- The applicant may be deemed eligible if they can walk 30-80 metres (33-87.5 yards) without pain or breathlessness, but demonstrate very considerable difficulty in walking through a combination of other factors (e.g. extremely slow pace and/or their manner of walking).
- If an applicant cannot walk 40 metres (44 yards) in a minute (a pace of less than 0.67 metres/second), including any stops to rest, then this is an extremely slow pace which is likely to make walking very difficult when considered in isolation.
- If an applicant can walk 40 metres (44 yards) in less than a minute (a pace of 0.67 metres/second or more), including any stops to rest, then the speed at which they walk is not likely to make walking very difficult when considered in isolation.
- The applicant's posture, rhythm, coordination, balance and stride should be considered in terms of the degree of effect they have on their ability to walk.
- As described at paragraph 2 and 3, the Ombudsman’s role is to review authorities’ adherence to procedure when making decisions. It is not, therefore, for the Ombudsman to decide whether Mr W qualifies for a Blue Badge or Freedom Pass, but to ensure that the Council has followed the correct procedure when it made its decision.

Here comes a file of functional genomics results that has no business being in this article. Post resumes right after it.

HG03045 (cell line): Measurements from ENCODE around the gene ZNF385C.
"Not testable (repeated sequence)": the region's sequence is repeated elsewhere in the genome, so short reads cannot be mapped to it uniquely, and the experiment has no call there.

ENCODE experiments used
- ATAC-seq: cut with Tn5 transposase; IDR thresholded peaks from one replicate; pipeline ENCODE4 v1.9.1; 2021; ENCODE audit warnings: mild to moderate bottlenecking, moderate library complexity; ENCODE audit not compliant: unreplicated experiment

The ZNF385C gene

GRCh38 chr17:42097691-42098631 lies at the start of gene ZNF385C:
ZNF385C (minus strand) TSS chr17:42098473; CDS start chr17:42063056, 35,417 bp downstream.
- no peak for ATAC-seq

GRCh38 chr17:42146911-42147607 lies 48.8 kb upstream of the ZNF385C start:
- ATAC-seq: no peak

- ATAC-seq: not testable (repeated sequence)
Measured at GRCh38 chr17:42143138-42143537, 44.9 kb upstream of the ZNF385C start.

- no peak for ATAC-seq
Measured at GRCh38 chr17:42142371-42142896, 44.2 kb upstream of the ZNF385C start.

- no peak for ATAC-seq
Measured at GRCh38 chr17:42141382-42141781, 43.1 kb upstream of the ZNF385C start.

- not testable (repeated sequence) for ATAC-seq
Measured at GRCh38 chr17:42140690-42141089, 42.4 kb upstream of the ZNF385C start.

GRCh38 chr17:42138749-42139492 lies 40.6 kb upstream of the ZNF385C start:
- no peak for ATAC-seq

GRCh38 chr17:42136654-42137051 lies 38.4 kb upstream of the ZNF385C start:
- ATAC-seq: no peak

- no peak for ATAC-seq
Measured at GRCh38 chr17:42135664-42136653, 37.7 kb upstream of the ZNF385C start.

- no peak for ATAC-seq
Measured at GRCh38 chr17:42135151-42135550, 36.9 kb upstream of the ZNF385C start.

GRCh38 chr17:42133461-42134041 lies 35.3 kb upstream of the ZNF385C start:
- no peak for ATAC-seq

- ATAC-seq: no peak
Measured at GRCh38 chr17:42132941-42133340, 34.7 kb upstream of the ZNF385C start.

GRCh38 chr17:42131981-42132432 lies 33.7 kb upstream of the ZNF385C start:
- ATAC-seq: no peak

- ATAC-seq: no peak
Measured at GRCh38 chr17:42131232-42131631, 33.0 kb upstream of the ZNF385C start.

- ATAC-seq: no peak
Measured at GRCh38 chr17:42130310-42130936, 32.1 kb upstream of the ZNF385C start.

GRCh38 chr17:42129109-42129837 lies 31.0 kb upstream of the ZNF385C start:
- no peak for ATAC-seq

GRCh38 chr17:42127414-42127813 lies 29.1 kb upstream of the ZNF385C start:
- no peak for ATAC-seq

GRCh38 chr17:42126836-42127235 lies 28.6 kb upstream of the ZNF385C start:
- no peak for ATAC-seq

- However, in this case, I have several points of concern about the Council’s decision.
- First, Mr W made clear that he was applying for both a Blue Badge and a Freedom Pass.
- Both the initial screening and the mobility assessment work on a points basis. The initial screening form says that, for a Blue Badge, an applicant with 0-16 points will be rejected; an applicant with 17-19 points will be referred for a mobility assessment; and an applicant with 20 points or more will be approved.
- For a Freedom pass, the thresholds are lower. An applicant with 0-11 points will be rejected, 12-14 points will be referred, and 15 points or more will be approved.